By being assigned to write essays on this play, students are always in need of original and fresh Romeo and Juliet topics.
Modern Language Notes, Vol. Though I believe the First Quarto of Romeo and Juliet does not help us materially toward determining what portions of the play may have belonged to an earlier writing of it, I am wholly in accord with the general feeling that some of the lines are eminently characteristic of the period.
In making a fresh attempt to discover how Shakespeare may have altered the play in or thereabouts, I have found what seems to me a clue in the first passage which is distinctly in the earlier manner.
This is, of course, the latter part of the opening scene, — the dialogue between Romeo and Benvolio. This of itself is a separable scene, and it has all the artificiality and youthfulness of Love's Labour's Lost.
Now when Romeo says, in lineHere's much to do with hate, but more with love, and then proceeds with his series of Euphuistic contrasts, he is, of course, as Clarke points out, referring to the fact that Rosaline is Capulet's niece; and, as the same writer says, "This is one of the subtle indications given by Shakespeare that Romeo is not really in love with Rosaline.
As compared with his style of speech after meeting with Juliet, it serves to mark the difference between being lovesick and being in love. Now it is more than passing strange if, when this speech was first written, the sharp contrasts that Romeo makes were not occasioned by the conflict between his family's hatred of the Capulets and his own love for Juliet.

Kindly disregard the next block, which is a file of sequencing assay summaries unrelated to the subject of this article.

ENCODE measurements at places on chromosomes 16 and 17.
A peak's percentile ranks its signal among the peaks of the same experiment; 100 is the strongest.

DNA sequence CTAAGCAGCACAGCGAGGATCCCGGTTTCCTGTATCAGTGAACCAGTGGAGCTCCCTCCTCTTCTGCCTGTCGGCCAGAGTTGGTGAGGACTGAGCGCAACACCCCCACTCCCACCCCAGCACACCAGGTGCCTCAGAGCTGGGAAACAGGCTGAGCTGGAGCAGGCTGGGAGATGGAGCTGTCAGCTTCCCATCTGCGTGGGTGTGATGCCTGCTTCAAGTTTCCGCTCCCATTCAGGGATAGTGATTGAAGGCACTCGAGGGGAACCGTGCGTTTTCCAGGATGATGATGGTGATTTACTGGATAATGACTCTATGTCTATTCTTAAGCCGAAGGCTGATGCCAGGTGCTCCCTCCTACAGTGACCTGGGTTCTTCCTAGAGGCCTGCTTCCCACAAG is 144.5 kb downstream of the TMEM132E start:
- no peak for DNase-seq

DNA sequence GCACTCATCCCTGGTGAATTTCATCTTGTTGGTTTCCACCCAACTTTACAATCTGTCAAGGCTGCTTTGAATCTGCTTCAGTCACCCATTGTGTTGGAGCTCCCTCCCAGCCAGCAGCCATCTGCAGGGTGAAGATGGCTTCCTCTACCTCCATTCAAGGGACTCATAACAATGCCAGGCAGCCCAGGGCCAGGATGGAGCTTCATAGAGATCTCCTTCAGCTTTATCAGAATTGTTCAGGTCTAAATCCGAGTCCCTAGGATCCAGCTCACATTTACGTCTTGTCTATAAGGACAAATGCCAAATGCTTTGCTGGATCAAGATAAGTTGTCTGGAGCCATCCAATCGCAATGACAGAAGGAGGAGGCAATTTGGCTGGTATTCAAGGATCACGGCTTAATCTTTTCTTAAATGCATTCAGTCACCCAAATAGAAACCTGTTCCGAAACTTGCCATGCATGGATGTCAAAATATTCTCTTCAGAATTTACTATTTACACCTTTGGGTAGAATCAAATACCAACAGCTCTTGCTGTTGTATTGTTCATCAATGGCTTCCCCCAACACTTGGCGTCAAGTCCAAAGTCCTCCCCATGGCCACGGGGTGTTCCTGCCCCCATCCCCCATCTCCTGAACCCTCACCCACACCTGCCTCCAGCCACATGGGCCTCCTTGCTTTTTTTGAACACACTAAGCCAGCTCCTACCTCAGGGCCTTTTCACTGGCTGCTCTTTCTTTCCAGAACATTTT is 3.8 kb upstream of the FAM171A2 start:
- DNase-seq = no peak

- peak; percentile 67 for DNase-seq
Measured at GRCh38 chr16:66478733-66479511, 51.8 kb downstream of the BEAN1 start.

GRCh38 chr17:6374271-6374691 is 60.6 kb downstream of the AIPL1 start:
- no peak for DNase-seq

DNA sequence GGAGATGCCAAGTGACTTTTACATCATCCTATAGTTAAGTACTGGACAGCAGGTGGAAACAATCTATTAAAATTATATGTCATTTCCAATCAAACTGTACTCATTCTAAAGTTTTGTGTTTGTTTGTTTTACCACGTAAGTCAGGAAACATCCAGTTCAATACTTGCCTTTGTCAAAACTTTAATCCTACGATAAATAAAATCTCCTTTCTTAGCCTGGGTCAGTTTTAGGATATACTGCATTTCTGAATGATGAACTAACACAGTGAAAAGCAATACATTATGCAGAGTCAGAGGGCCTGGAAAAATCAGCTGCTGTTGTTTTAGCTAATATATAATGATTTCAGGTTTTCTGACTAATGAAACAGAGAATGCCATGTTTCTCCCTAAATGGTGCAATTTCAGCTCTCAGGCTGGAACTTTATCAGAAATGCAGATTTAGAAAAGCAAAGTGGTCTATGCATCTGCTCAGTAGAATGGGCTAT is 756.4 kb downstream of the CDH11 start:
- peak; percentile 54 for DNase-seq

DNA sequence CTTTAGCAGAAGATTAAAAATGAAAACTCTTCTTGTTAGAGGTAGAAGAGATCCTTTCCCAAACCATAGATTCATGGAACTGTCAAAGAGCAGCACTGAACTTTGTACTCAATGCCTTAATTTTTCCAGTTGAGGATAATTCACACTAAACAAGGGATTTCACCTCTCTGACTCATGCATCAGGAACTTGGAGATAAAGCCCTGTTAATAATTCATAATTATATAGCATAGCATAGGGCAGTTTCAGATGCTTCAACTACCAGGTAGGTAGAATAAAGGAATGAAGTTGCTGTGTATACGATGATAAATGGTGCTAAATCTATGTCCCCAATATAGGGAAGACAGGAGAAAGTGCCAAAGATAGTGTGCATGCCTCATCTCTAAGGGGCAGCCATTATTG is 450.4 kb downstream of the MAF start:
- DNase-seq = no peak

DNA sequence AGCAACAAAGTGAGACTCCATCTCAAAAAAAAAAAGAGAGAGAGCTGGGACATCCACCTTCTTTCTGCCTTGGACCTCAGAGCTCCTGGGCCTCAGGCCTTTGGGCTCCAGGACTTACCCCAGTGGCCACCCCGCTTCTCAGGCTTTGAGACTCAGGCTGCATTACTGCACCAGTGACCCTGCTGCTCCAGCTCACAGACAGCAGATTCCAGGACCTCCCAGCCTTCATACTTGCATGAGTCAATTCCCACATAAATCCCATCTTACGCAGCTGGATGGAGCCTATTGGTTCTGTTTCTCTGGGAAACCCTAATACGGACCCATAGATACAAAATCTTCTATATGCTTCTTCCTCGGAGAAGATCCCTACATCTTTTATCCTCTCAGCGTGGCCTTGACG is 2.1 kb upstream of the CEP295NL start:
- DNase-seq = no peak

That the family feud was not a sufficient obstacle in the case of Capulet's niece is evidenced by Romeo's instant realization of a wholly new type of obstacle when he finds himself in love with Capulet's daughter.
Rosaline's own disfavor was all that stood in the way of his earlier passion. Judged by the standards of any expression of love which Shakespeare gives us up to and including A Midsummer Night's Dream, Romeo's love for Rosaline is neither artificial nor insincere. It is because we must perforce contrast it with his love for Juliet that we condemn it as frivolous or unworthy.
When in Shakespeare took in hand his early drama, or fragment, of Romeo and Juliet, and began to build it up into the beautiful tragedy that we have, I think he was able to preserve very little of the earlier work. The scene in question was one that he chose to keep.
But before long he discovered that none of his boyhood's love poetry was adequate to the passion which he was now portraying. Rather than throw it all away, he hit upon the excellent device of inventing a former love, a Rosaline 1 ; and the contrast of Romeo's love for Rosaline and his love for Juliet is simply the contrast of Shakespeare's ability to represent love in and Shakespeare may have taken the name Rosaline from the association it had in his mind with the sort of love poetry he first wrote, without knowing that he was just about to give a hasty revision, or expansion rather, to Love's Labour's Lost itself.